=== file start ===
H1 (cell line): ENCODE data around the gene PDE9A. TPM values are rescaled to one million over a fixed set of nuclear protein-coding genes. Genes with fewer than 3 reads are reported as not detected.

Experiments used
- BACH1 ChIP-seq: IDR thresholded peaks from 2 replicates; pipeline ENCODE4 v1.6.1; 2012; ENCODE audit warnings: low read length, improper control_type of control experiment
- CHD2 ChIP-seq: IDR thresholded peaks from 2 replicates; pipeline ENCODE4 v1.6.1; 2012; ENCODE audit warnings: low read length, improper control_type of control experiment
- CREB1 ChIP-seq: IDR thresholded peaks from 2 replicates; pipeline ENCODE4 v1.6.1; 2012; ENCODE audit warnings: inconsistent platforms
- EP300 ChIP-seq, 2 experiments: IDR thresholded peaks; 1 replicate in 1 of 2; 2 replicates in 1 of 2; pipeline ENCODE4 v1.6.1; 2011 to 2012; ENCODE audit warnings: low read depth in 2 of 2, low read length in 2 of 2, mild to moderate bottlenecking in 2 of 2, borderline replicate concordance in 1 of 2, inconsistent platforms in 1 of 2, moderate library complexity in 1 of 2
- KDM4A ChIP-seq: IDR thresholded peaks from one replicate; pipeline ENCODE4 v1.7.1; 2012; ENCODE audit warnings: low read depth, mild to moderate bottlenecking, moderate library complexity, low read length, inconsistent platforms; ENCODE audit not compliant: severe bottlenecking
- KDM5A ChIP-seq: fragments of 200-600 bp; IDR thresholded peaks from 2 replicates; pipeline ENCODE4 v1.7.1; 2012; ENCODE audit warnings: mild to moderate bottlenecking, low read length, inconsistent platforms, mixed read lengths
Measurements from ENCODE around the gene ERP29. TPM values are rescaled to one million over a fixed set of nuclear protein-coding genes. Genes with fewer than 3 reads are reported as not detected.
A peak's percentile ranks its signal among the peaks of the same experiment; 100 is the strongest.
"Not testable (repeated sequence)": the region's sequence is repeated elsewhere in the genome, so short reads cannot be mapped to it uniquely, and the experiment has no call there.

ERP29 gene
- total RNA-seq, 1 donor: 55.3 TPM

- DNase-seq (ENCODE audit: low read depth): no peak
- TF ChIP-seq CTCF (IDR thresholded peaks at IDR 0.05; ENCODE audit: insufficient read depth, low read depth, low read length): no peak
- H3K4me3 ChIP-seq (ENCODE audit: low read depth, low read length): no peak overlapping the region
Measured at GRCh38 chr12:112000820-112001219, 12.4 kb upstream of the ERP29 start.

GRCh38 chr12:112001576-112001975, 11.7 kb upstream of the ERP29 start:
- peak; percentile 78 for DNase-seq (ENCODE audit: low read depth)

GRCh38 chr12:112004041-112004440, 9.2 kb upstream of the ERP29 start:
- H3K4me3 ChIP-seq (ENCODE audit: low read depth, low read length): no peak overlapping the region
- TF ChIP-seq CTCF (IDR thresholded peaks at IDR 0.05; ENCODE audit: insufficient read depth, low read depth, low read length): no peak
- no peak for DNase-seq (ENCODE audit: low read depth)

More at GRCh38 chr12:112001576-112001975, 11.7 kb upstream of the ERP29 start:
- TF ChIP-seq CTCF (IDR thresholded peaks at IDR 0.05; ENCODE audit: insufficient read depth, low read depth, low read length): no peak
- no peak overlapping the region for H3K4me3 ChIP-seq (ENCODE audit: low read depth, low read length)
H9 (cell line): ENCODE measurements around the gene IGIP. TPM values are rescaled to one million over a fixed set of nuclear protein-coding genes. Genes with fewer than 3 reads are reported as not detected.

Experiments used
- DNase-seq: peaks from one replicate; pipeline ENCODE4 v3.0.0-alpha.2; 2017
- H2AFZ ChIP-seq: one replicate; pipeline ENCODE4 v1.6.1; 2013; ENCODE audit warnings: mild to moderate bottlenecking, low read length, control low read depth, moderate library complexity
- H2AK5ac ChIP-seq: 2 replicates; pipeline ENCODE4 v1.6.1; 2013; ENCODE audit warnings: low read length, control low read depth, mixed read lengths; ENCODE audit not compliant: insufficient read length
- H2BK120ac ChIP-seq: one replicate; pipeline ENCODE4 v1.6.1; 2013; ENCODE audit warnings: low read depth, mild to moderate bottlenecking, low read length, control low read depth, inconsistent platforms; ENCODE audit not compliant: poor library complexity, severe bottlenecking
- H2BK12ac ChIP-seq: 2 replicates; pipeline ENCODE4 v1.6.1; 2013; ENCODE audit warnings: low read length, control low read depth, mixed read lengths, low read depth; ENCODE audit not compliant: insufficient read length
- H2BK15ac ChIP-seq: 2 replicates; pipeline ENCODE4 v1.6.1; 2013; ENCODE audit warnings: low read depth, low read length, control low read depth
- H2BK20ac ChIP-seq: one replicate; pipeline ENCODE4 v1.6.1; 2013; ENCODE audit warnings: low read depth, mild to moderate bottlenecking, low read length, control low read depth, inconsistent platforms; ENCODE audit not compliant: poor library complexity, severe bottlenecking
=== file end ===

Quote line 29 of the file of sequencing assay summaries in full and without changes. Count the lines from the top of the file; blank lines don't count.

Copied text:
- DNase-seq: peaks from one replicate; pipeline ENCODE4 v3.0.0-alpha.2; 2017